After your first day of cycling, one dream is inevitable. A memory of motion lingers in the muscles of your legs, and round and round they seem to go. You ride through Dreamland on wonderful dream bicycles that change and grow.
~H.G. Wells, The Wheels of Chance
Messengers and mountain bikers share a common chromosome.
If we all, mountain bikers, cyclists, multinational companies, Jo Public, respected the land like old civilizations we wouldn't get so many punctures. Earth's revenge.
~Jo Burt (Thanks, Jacquie)
The bicycle is the perfect transducer to match man's metabolic energy to the impedance of locomotion. Equipped with this tool, man outstrips the efficiency of not only all machines but all other animals as well.
~Ivan Illich, Energy and Equity, 1974
It is by riding a bicycle that you learn the contours of a country best, since you have to sweat up the hills and coast down them. Thus you remember them as they actually are, while in a motor car only a high hill impresses you, and you have no such accurate remembrance of country you have driven through as you gain by riding a bicycle.
Nothing compares to the simple pleasure of a bike ride.
~John F. Kennedy
Cycle tracks will abound in Utopia.
It is curious that with the advent of the automobile and the airplane, the bicycle is still with us. Perhaps people like the world they can see from a bike, or the air they breathe when they're out on a bike. Or they like the bicycle's simplicity and the precision with which it is made. Or because they like the feeling of being able to hurtle through air one minute, and saunter through a park the next, without leaving behind clouds of choking exhaust, without leaving behind so much as a footstep.
~Gurdon S. Leete
The sound of a car door opening in front of you is similar to the sound of a gun being cocked.
Bicycling is the nearest approximation I know to the flight of birds. The airplane simply carries a man on its back like an obedient Pegasus; it gives him no wings of his own.
~Louis J. Helle, Jr., Spring in Washington
There is nothing like walking to get the feel of a country. A fine landscape is like a piece of music; it must be taken at the right tempo. Even a bicycle goes too fast.
~Paul Scott Mowrer, The House of Europe
You never have the wind with you - either it is against you or you're having a good day.
~Daniel Behrman, The Man Who Loved Bicycles
I came out for exercise, gentle exercise, and to notice the scenery and to botanise. And no sooner do I get on that accursed machine than off I go hammer and tongs; I never look to right or left, never notice a flower, never see a view - get hot, juicy, red - like a grilled chop. Get me on that machine and I have to go. I go scorching along the road, and cursing aloud at myself for doing it.
~H.G. Wells, The Wheels of Chance
The secret to mountain biking is pretty simple. The slower you go the more likely it is you'll crash.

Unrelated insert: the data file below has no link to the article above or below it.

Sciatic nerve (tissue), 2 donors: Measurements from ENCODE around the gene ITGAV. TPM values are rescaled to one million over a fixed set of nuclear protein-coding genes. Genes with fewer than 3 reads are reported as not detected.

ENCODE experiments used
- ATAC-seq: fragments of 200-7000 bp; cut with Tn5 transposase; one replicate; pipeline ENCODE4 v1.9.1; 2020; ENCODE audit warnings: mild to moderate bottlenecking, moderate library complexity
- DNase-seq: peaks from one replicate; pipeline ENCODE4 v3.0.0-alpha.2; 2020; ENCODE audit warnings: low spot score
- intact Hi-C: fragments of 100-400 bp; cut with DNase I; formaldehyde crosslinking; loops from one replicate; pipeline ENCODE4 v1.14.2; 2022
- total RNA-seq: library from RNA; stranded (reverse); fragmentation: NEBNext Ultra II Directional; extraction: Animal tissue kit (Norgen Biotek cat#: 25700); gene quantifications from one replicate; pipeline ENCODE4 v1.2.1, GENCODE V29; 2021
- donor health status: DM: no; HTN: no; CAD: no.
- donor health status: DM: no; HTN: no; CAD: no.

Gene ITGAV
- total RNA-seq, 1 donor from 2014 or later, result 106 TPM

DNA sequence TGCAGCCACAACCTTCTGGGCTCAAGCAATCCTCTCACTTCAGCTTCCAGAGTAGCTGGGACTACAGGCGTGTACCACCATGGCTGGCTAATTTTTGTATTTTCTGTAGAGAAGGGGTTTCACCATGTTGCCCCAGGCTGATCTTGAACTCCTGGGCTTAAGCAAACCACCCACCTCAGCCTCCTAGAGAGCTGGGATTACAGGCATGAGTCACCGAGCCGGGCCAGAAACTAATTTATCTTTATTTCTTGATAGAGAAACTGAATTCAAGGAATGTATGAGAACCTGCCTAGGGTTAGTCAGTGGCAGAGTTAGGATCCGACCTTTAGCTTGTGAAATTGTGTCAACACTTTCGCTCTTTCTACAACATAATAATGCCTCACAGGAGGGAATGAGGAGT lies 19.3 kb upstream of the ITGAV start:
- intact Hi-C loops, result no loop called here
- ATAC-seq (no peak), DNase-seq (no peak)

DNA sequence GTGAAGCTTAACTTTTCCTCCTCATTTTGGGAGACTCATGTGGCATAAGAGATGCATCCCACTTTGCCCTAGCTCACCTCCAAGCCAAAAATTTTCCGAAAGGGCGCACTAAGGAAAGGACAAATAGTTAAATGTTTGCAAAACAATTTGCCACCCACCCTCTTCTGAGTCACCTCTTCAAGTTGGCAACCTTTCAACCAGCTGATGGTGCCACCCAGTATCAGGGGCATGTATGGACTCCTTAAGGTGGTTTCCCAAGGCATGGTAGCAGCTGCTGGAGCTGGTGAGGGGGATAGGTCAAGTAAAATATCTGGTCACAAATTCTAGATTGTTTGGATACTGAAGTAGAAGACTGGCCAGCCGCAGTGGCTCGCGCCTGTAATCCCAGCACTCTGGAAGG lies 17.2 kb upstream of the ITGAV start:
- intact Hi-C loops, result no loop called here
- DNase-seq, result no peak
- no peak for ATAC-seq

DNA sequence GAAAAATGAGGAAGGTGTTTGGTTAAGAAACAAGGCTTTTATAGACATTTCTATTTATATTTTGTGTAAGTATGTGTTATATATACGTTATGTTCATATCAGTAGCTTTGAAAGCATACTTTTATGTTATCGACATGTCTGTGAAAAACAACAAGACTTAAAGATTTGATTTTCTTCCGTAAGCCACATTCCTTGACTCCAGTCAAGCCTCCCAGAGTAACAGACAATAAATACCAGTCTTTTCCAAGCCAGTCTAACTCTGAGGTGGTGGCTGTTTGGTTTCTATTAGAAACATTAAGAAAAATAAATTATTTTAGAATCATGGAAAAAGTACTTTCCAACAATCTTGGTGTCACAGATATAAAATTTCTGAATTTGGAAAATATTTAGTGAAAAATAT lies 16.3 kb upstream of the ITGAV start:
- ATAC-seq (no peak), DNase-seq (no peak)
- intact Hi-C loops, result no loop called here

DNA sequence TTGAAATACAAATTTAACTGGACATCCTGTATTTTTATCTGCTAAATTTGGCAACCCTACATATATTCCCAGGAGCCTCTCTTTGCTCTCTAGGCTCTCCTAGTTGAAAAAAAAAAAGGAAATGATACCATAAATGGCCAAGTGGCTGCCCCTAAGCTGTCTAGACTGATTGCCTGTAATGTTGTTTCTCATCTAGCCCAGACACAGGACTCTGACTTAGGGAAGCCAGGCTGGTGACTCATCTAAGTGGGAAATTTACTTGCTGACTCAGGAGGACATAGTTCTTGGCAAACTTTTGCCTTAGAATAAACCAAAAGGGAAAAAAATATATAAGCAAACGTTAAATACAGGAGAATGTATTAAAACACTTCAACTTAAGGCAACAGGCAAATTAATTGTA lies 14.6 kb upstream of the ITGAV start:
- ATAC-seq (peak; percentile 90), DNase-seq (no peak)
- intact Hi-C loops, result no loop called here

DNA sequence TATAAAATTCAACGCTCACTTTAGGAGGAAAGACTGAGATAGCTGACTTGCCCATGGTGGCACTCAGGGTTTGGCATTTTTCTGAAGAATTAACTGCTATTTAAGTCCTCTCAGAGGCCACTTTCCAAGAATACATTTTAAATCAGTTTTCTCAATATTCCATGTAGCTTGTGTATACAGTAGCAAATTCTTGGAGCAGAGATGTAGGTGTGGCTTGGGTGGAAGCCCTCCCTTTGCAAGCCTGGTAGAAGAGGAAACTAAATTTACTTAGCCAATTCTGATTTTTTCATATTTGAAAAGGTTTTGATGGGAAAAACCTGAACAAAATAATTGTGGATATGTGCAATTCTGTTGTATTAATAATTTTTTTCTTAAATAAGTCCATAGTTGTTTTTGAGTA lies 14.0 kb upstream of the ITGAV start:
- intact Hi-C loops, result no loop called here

Things look different from the seat of a bike carrying a sleeping bag with a cold beer tucked inside.
If you ride you know those moments when you have fed yourself into the traffic, felt the hashed-up asphalt rattle in the handlebars, held a lungful of air in a cloud of exhaust. Up ahead there are two parallel buses. With cat's whiskers, you measure the clearance down a doubtful alley. You swing wide, outflank that flower truck. The cross-street yellow light is turning red. You burst off the green like a surfer on a wave of metal. You have a hundred empty yards of Broadway to yourself.
~Chip Brown, "A Bike and a Prayer"
All bicycles weigh fifty pounds. A thirty-pound bicycle needs a twenty-pound lock. A forty-pound bicycle needs a ten-pound lock. A fifty-pound bicycle doesn't need a lock.
Think of bicycles as rideable art that can just about save the world.
Most bicyclists in New York City obey instinct far more than they obey the traffic laws, which is to say that they run red lights, go the wrong way on one-way streets, violate cross-walks, and terrify innocents, because it just seems easier that way. Cycling in the city, and particularly in midtown, is anarchy without malice.
~Author unknown, from New Yorker, "Talk of the Town"
All creatures who have ever walked have wished that they might fly. With highwheelers a flesh and blood man can hitch wings to his feet.
~Karl Kron, Ten Thousand Miles on a Bicycle
What do you call a cyclist who doesn't wear a helmet? An organ donor.
Consider a man riding a bicycle. Whoever he is, we can say three things about him. We know he got on the bicycle and started to move. We know that at some point he will stop and get off. Most important of all, we know that if at any point between the beginning and the end of his journey he stops moving and does not get off the bicycle he will fall off it. That is a metaphor for the journey through life of any living thing, and I think of any society of living things.